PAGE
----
A survey during the 2012 election found that bus tours and visits to greasy spoons didn't do much to change voter opinions. Christopher Intagliata reports.
Donald Trump hasn't been running the most traditional campaign. And it's not just the unfiltered tweets. "He's neglecting campaigning full stop." Thomas Wood, an assistant professor of political science at Ohio State. "He's had about half as many public events as his opponent."
Wood's own campaign experience was with the Romney/Ryan ticket back in 2012. Every night, the campaign surveyed thousands of voters… 64,000 over all… asking them how they felt about the politicians, after a local visit. That is, if the voters actually knew about the visit.
"Instead of seeing candidate X visiting somewhere in Pensacola they're now seeing candidate X visit somewhere in their local market. And it's not really filtering through to that many folks that the visit was there—you know one event sort of looks like the other. They all sort of blend into each other. It's hard to make it clear to the person who's just watching the evening news that this was a visit in your local marketplace."
In other words, visits didn't even register for most locals or those in adjacent markets. And the voters' opinions of the candidates went up just a measly couple percent after local visits—before fading back to baseline a few days later. So despite the huge investment of time and money, the local campaign stops were pretty worthless—at least from a numbers standpoint. The findings are in the Annals of the American Academy of Political and Social Science. [Thomas Wood, What The Heck Are We Doing in Ottumwa, Anyway? Presidential Candidate Visits and Their Political Consequence]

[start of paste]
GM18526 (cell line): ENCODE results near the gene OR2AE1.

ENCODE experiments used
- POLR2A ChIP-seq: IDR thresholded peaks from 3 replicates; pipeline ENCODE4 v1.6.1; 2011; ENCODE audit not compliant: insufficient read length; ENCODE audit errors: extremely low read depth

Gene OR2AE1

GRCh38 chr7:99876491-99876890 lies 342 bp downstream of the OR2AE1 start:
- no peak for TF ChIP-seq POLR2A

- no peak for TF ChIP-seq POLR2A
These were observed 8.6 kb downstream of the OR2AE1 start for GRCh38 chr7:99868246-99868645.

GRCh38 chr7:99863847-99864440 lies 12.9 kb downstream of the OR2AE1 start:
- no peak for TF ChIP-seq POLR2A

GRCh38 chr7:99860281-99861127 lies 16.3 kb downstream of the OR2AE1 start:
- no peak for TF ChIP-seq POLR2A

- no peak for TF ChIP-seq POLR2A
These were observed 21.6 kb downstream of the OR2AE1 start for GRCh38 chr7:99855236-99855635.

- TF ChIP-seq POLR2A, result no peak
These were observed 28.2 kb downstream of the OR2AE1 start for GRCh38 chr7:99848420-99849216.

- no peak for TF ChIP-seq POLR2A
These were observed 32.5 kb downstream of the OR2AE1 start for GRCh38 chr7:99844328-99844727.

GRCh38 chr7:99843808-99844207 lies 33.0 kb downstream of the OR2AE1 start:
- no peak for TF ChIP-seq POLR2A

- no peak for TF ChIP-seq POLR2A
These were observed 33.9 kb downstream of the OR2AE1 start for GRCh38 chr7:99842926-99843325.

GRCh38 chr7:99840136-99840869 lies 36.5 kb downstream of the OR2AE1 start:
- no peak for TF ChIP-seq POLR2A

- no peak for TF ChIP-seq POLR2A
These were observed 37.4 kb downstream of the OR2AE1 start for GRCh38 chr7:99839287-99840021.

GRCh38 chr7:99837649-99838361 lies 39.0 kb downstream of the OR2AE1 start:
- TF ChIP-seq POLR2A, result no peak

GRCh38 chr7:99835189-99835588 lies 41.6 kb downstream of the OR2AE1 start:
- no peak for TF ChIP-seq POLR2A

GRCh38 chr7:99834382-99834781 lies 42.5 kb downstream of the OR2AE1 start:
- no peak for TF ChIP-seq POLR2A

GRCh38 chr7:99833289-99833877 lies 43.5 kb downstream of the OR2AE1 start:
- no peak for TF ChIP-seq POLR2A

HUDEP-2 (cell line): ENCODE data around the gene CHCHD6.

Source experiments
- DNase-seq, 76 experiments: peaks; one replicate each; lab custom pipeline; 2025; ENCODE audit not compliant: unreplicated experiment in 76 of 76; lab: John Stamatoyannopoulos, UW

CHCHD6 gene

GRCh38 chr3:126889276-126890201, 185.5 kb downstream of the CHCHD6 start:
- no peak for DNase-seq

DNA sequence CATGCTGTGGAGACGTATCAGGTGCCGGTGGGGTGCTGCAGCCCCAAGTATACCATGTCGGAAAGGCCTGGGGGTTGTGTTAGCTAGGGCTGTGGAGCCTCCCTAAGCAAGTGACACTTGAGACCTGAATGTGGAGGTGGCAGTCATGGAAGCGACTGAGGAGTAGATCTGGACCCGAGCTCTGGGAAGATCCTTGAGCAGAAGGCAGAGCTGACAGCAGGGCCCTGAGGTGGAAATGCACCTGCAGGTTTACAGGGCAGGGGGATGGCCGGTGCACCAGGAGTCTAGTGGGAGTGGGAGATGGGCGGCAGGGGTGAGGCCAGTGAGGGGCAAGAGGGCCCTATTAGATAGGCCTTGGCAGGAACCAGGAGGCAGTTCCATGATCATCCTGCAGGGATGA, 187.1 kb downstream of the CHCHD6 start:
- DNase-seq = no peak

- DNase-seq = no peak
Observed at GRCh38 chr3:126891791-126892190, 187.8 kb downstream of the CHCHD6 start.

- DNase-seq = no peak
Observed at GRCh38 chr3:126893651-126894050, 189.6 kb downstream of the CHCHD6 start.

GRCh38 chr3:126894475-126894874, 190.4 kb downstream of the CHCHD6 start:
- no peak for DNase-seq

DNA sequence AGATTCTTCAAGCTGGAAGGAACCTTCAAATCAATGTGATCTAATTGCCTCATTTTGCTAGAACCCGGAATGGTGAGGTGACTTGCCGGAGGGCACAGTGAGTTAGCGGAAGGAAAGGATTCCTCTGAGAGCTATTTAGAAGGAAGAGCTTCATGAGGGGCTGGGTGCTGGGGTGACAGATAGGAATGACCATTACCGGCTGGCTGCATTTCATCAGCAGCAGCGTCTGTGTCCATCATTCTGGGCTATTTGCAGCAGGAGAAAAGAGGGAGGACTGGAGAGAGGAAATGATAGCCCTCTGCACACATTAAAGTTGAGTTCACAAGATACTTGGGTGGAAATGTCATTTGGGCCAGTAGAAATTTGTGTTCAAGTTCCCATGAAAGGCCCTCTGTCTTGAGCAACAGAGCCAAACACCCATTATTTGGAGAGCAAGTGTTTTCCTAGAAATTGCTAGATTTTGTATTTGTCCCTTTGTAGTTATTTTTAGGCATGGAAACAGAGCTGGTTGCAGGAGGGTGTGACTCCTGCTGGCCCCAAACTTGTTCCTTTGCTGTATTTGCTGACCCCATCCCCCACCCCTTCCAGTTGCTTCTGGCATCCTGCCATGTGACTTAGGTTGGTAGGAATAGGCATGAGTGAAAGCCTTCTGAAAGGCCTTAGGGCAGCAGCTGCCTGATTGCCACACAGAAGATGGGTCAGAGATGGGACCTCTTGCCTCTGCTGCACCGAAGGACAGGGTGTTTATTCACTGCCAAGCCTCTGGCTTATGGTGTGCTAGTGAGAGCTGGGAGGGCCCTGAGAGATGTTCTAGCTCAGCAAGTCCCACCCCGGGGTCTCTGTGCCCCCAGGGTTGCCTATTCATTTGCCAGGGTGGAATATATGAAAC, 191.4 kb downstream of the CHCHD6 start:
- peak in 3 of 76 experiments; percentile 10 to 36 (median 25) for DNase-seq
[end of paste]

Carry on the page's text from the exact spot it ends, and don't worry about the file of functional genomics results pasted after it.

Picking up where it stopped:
As for this election season—any advice for the noncampaigning candidate? "I would provide advice that has nothing to do with his frequency of visits. I'd be providing advice as to how one comports oneself with the national press, try to earn some goodwill. I guess just being polite. I would say that Trump's sort of lethargic process of campaigning is probably the least of his worries." Better, he says, to just spend more time fundraising. To throw more cash at things that really work: like get-out-the-vote campaigns, and ads. Then again…Twitter's free.
[The above text is a transcript of this podcast.]